How 2021 was a promising year for global equities
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How 2021 was a promising year for global equities

How 2021 was a promising year for global equities

Several trends emerged over last year

The year 2021 ended up being a very good one for global equities.

With the ongoing impact of the Covid pandemic around the world, the year started with high volatility and a Reddit-fuelled campaign, which saw retail activity spike in several of the heavily shorted stocks, such as GameStop and AMC.

But as the year progressed, the economy roared thanks to the rollout of vaccinations. Markets were up around 20 per cent, and the year’s solid performance was driven by a strong rebound in earnings – up 104 per cent for the first nine months of 2021  compared to the same period in 2020.

Several trends emerged over last year. Global supply chains were stretched and unable to deliver against an extraordinary demand from developed economies, and the consequences were rising costs on goods and supply constraints on key industrial components such as semiconductors, which had a negative impact on car production.

As a result of these supply constraints logistics, the commodity sector, and semiconductor stocks did very well in 2021, outperforming global equities. Owing to out-of-supply constraints and high demand, inflation emerged as something more broad-based and less transitory contrary to what central banks kept insisting on. The US Federal Open Market Committee finally met in December last year to lay the grounds for a higher Fed Funds Rate in 2022, with inflation becoming a key economic concern and risk to growth.

The rising inflation outlook and expectations that interest rates might rise caused many investors to evaluate their exposure to growth stocks, which are more sensitive to interest rates. As a result, 2020’s winners such as green transformation, e-commerce and bubble stocks were among the worst performers last year.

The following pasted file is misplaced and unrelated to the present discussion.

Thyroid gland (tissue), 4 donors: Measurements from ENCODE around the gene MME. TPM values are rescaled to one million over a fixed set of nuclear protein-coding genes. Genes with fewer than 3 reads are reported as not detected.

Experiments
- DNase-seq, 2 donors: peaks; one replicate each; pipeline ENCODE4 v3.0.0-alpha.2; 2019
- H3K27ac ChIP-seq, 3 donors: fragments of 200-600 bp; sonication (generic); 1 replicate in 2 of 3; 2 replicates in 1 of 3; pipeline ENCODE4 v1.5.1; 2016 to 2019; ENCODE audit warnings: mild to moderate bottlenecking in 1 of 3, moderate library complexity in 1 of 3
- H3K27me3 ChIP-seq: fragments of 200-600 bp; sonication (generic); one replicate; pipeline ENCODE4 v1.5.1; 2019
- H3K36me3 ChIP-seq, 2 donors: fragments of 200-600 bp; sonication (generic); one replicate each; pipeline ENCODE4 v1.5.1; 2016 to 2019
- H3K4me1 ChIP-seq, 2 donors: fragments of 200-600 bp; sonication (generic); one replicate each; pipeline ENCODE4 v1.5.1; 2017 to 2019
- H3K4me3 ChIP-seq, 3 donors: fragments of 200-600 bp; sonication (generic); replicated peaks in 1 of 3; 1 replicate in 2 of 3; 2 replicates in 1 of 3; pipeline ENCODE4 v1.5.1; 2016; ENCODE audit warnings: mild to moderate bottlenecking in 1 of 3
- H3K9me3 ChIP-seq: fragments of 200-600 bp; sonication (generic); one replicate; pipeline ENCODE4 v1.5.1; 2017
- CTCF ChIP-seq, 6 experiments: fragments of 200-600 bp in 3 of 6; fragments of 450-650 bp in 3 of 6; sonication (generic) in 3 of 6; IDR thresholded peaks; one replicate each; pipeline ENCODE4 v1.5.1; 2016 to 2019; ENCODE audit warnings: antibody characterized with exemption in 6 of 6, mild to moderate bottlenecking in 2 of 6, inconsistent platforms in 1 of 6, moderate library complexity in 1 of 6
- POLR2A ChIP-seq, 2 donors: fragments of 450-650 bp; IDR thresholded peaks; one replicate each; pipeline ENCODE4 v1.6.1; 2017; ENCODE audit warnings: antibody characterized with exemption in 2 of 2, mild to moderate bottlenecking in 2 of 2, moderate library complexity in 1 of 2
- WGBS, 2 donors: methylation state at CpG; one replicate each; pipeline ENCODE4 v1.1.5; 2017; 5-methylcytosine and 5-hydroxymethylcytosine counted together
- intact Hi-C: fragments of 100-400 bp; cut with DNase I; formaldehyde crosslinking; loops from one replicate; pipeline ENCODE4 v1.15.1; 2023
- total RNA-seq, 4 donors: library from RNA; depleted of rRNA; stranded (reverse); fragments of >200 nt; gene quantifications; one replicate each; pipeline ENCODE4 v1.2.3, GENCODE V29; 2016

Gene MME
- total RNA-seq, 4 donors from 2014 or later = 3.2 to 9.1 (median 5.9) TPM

Additionally, 2021 will also be remembered as the year when China likely faced its biggest challenges since the global financial crisis in 2008, with a brewing housing crisis, technology crackdown to drive more ‘common prosperity’, and weakening domestic demand – all of which have made Chinese equities underperform compared to the rest of the world.

The flipside of China’s challenges has been a strong performance from India, which has emerged as one of the big winners in 2021, with a strong equity market and earnings hitting a new record.

Last year, the most traded stocks among our UAE-based investors reflected all these trends, with American electrical vehicle giant Tesla leading the way followed by GameStop, Apple, Amazon and Nio, as investors continued to follow global trends driven by technology.

A similar trend reflected across our global investors: Tesla was also the most popular stock ahead of Nio, ASML Holding, Apple, and ASM International.

The biggest question for investors this year will be how much interest rates will go up, as it will dictate many of the trends we’ll see play out in the months to come.

Peter Garnry is the head of equity strategy at Saxo Bank 

Taken from GB Invest February 2022 issue 

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